The Most Unheralded Reliever in Baseball

Who is the best reliever in baseball over the last two years? If we made a list, the usual suspects would shoot straight to the top. Craig Kimbrel is a given, Koji Uehara was essentially unhittable for one calendar year, Kenley Jansen skews “untouchable” and Aroldis Chapman is in his own world. Greg Holland and Wade Davis surely jump to mind without much searching, Sean Doolittle and David Robertson deserve attention for their high-leverage work.

There is one reliever that is conspicuously absent from that list (because I excluded him!) but since the start of the 2013 season, this closer boasts some unbelievable numbers. Pitching to 41 ERA- (fifth best among qualified relievers) and a 51 FIP- (third) while posting roughly 5 RA9-WAR and 4 fWAR, both of which place him among the elite stoppers in baseball.

The reliever in question is Mark Melancon, the setup guy-come-closer for the Pittsburgh Pirates. Melancon went from being well-traveled to a brief sting in AAA to become the very best of a stout group of relievers holding the Pirates in the playoff race for the second straight season.

Earlier this month, our own Dave Cameron pointed out that the Pittsburgh Pirates, off all teams, claim the best offense in baseball this season. Their starting pitching doesn’t quite measure up, as their reclamation projects in 2014 aren’t faring quite as well as last year and Gerrit Cole missed a few months with an injury. Pirates starters rank dead last in WAR and in the bottom five for RA9 WAR. They’re bad and yet here the Pirates sit, holding down the second NL Wild Card spot with a 77-69 record.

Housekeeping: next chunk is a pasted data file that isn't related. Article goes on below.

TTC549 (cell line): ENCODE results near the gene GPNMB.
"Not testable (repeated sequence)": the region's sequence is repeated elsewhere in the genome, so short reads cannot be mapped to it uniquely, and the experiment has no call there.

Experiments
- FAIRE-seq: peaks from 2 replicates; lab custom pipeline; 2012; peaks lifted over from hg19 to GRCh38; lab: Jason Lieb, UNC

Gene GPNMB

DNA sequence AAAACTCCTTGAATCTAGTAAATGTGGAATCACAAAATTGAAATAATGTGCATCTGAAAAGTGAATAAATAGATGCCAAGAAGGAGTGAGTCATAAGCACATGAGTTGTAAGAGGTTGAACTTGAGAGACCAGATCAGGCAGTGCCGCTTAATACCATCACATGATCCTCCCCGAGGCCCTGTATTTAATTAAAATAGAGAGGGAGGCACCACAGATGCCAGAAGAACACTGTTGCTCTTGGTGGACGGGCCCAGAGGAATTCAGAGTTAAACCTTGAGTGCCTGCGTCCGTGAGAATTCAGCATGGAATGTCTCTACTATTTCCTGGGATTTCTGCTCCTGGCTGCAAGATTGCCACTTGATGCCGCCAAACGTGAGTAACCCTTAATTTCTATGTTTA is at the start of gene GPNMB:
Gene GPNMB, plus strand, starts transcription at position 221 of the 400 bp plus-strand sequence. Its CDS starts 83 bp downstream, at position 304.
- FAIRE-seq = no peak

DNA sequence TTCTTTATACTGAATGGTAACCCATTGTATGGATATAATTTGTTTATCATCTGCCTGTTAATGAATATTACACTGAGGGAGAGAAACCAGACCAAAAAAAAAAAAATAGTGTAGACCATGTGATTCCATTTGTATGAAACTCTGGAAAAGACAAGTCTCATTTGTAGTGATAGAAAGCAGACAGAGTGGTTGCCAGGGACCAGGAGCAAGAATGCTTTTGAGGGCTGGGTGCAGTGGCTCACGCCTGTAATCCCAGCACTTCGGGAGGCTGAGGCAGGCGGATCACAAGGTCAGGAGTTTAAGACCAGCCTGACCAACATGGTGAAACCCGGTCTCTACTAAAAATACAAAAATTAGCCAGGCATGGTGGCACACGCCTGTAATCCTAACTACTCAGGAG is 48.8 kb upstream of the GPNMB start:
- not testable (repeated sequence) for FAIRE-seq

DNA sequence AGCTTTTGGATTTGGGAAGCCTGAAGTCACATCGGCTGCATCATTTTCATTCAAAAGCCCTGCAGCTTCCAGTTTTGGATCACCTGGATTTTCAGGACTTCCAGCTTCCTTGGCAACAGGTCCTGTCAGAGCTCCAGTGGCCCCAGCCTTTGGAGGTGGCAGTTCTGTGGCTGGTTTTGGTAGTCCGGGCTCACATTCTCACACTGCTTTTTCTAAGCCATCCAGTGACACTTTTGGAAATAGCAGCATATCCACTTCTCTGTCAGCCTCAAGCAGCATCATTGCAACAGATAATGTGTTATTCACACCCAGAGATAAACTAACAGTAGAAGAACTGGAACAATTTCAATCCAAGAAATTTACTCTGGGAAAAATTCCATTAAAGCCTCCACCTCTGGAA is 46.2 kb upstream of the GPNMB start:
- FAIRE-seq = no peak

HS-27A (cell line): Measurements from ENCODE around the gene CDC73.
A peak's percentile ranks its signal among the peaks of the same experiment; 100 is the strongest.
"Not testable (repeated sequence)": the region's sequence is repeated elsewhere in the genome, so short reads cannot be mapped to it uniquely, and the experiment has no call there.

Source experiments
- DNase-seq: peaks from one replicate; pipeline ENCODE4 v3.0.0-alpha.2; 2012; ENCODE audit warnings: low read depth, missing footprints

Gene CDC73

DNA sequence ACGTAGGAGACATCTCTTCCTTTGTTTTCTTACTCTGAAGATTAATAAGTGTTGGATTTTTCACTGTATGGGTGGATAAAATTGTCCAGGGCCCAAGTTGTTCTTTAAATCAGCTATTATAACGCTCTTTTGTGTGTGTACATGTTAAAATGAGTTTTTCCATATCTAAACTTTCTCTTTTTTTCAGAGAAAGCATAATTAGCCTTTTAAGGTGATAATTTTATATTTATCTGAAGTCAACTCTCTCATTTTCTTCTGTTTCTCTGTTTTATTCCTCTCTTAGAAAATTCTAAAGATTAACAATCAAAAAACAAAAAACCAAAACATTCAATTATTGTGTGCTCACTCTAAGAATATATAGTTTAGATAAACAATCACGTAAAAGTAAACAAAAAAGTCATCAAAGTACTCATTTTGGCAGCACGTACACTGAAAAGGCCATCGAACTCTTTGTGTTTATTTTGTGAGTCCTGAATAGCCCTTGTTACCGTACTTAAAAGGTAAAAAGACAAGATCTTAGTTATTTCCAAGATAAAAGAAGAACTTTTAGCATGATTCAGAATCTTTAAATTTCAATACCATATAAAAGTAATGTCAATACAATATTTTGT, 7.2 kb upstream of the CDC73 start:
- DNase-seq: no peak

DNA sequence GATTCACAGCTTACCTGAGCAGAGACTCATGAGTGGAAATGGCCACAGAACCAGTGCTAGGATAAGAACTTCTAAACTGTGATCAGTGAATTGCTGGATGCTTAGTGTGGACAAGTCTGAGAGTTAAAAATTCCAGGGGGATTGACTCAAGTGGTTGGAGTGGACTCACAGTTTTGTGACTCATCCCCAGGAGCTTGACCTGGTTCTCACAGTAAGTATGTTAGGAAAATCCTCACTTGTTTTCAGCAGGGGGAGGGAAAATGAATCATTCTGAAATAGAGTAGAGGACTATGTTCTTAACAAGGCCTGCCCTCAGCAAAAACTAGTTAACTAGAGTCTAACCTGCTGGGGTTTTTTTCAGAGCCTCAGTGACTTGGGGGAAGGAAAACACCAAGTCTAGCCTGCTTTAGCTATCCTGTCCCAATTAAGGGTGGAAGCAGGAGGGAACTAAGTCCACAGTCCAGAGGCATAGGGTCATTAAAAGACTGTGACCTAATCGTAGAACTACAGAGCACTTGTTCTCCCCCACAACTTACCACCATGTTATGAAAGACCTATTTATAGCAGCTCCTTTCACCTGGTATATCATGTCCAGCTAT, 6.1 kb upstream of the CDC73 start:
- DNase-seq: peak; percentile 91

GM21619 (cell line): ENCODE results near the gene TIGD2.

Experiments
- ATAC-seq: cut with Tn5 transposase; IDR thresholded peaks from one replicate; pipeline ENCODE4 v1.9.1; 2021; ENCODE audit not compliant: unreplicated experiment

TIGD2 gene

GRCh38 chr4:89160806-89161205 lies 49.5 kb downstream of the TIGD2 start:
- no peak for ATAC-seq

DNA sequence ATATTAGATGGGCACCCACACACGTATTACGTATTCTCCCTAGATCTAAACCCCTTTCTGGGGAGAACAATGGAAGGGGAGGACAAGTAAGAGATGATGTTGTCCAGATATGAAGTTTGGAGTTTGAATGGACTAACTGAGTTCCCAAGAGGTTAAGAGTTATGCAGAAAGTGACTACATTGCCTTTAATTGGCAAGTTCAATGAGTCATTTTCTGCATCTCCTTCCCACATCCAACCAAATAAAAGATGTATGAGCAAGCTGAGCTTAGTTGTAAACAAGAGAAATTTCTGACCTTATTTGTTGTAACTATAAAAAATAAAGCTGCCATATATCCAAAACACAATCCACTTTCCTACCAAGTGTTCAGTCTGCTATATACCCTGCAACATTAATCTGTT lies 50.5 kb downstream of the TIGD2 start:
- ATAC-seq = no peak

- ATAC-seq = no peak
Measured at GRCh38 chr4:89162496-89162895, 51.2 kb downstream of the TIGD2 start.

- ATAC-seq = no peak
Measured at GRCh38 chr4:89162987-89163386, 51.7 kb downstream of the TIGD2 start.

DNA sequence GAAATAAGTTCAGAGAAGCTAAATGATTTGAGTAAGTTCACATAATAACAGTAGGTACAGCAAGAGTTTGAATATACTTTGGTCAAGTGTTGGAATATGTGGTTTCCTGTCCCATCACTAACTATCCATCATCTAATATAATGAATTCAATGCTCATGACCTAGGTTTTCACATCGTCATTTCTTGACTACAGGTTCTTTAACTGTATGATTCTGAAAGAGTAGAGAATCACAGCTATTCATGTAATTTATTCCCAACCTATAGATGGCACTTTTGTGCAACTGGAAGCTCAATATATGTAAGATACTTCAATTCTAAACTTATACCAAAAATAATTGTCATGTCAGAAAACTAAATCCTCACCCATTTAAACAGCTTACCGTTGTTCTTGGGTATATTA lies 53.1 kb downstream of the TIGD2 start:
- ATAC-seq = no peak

In the face of this extra workload and additional pressure to perform, the Pirates bullpen stands tall, none more so than Melancon.  Another terrific season in which he refuses to give up free passes or allow home runs (a 4% walk rate and just 0.28 HR/9 allowed this season), all while netting copious ground balls (more than 55%, down from 60% in 2013.) Melancon has become a rare type of two-pitch reliever, offering mostly cutter/curve in a sinker/slider world.

The cutter gave him a weapon against left-handed batters, missing both barrels and bats while his command of the pitch keeps him ahead in the count and sets up his power curve, always a weapon for the former Yankee, Astro, and Red Sock. Despite learning from Mariano Rivera early in his career, Melancon played with his cutter grip for years before discovering one that felt comfortable and struck the balance between movement and velocity.

Courtesy of Brooks Baseball
Courtesy of Brooks Baseball

Whatever Melancon’s doing is working. He’s allowed just three home runs since joining the Pirates, one in 2013 and two in 2014. Two of those came against left-handed hitters, combining with lefties mere four doubles against him to create one of the pitchers in baseball for glove-sided batters to hit hard. Is it all about the cutter? What is the key to Melancon’s success against lefties?